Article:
Shane's Reviews > A Madhouse in Goa and nine other stories (on Ben Antao's book, on GoodReads)

Skip to first unread message

Frederick Noronha

Apr 12, 2024, 10:21:32 AMApr 12

Shane's Reviews > A Madhouse in Goa and nine other stories

A Madhouse in Goa and nine other stories
Ben Antao (Goodreads Author)

Shane's review
Dec 03, 2012

really liked it

Ben Antao boldly captures the spirit of the people of Goa as they transition from a Portuguese colony to becoming a part of India, and then as they immigrate to lands beyond, such as Africa and Canada. Wherever they are, “Getting Goa out of the Goan” remains a difficult task, and their indomitable spirits (alcoholic or ghostly), lusts, foibles and religious obeisance stand out as unique markers.

Having read all his novels, I got the impression that these 10 short stories came out as part of Antao’s exploration of the background and characters in those earlier works and therefore are an essential complement to that oeuvre. He also presents the Goan reader, his prime audience, with a dual experience via a translation of the same stories into Konkani on the reverse side of the book.

The female psyche is explored in the stories “Maria Elena” and “Margarita.” The former is a prudish, scholarly colonial with a superiority attitude towards the locals and her former colonial masters, and yet she is inferior in her selection of love partners, among them, a Spanish waiter and her elderly uncle, both named Armando. Margarita, on the other hand, is the sultry wife of an expatriate, alone in Goa, and daringly exploring her sexuality without family around.

The male character, Antao’s natural strength, is portrayed in several dimensions: Jovino, the crooked playboy on the hunt for any “available” woman, married or otherwise; the antagonistic Goan immigrants in Canada who display their one-upmanship over each other at a house party; the amoral Jacinto, who is willing to offer the bank manager his wife as collateral for a loan; the career climber, Frank, who has to change his game once he gets to Canada, and the rich simpleton, Xavier, who has to suffer the ignominy of his community for being weak in bed and therefore separated from his attractive young wife.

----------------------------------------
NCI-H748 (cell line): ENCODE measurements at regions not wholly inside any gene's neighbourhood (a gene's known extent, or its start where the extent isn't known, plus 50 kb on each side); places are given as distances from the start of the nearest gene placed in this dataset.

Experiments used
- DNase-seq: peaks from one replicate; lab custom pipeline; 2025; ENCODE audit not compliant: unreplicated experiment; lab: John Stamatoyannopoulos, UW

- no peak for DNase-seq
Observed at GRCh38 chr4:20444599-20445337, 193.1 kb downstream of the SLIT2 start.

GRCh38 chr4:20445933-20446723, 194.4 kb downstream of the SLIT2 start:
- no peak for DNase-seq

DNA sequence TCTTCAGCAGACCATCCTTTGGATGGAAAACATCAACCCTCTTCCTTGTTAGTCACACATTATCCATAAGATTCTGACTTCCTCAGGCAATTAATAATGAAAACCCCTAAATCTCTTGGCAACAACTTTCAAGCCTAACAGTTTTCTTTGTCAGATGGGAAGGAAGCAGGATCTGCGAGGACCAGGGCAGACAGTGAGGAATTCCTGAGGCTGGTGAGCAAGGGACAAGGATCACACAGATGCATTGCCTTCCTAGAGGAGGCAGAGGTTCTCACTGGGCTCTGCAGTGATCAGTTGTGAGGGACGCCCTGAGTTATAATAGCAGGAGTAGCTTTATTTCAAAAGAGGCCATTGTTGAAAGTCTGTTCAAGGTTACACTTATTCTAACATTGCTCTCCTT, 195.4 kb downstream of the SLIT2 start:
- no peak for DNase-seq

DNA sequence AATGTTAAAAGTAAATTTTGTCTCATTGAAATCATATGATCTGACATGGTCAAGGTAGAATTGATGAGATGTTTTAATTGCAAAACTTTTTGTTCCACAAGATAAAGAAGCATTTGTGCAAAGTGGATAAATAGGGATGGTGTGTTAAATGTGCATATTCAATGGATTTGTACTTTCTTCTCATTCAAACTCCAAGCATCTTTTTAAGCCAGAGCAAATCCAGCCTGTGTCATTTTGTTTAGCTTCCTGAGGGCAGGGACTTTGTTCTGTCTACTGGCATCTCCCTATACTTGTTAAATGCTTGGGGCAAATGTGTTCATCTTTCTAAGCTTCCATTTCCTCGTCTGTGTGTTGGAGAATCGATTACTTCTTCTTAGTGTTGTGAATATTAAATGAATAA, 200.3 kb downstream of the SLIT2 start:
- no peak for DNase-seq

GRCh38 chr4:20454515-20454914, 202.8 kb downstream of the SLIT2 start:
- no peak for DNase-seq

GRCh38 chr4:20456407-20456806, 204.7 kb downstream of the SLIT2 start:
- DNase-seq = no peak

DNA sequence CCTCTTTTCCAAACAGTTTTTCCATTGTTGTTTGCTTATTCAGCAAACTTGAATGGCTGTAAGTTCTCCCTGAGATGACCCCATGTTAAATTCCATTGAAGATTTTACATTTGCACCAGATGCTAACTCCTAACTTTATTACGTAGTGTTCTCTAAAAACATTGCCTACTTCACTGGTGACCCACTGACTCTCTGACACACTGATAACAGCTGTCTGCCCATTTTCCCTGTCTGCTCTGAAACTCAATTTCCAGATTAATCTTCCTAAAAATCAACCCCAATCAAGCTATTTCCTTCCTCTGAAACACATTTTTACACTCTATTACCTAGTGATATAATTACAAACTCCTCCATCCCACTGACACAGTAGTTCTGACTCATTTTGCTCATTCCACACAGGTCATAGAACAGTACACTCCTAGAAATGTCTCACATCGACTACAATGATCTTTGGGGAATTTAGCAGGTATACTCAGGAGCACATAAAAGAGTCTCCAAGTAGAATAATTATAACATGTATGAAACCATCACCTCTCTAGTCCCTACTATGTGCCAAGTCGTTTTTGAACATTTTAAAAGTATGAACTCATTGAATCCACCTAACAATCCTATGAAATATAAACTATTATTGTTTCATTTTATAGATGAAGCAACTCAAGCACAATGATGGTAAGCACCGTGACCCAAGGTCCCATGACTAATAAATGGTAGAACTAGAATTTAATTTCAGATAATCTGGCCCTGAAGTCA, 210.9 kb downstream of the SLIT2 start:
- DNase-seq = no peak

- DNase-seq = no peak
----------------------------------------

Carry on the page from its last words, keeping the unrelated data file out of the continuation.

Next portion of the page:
The subtext is rich. Is there a sexual relationship between Father Tom and his favourite altar boy Mark, hinted to by the boy’s excessive washing of the priest’s hands during mass? Is Frank the job hopper seeing more than just career opportunities when he accepts his admin assistant Rachelle’s suggestion to pick up golf? Is Sebastian entering the madhouse never to leave (reminding me of the song Hotel California – "you can check out anytime you like, but you can never leave.") when the priest sends his taxi away?

The last two stories, “The Guardian Angel” and “The Curse,” may sound corny by western standards but they are important in highlighting the world of superstition, and the juxtaposition of heaven, hell and earth in the life of the Goan. Roman Catholicism—with its rosaries, novenas, masses, and otherworldly spirits—is indelibly woven into the heart and soul of the Goan, despite his lustful transgressions in life.

What also must be mentioned is the geography, food, transportation, ceremonies and landmarks of Goa that Antao richly layers throughout the stories.

This is a good masala of stories that plays out in tempos that range from a fado to a mando, with lots of colourful characters drawing for us a lifestyle frozen in time, one that has probably vanished today as India rapidly modernizes to join the league of First World nations, where everything is the same and nothing is interesting.

FN * +91-9822122436 * 784 Saligao 403511 Bardez Goa 
Reply all
Reply to author
0 new messages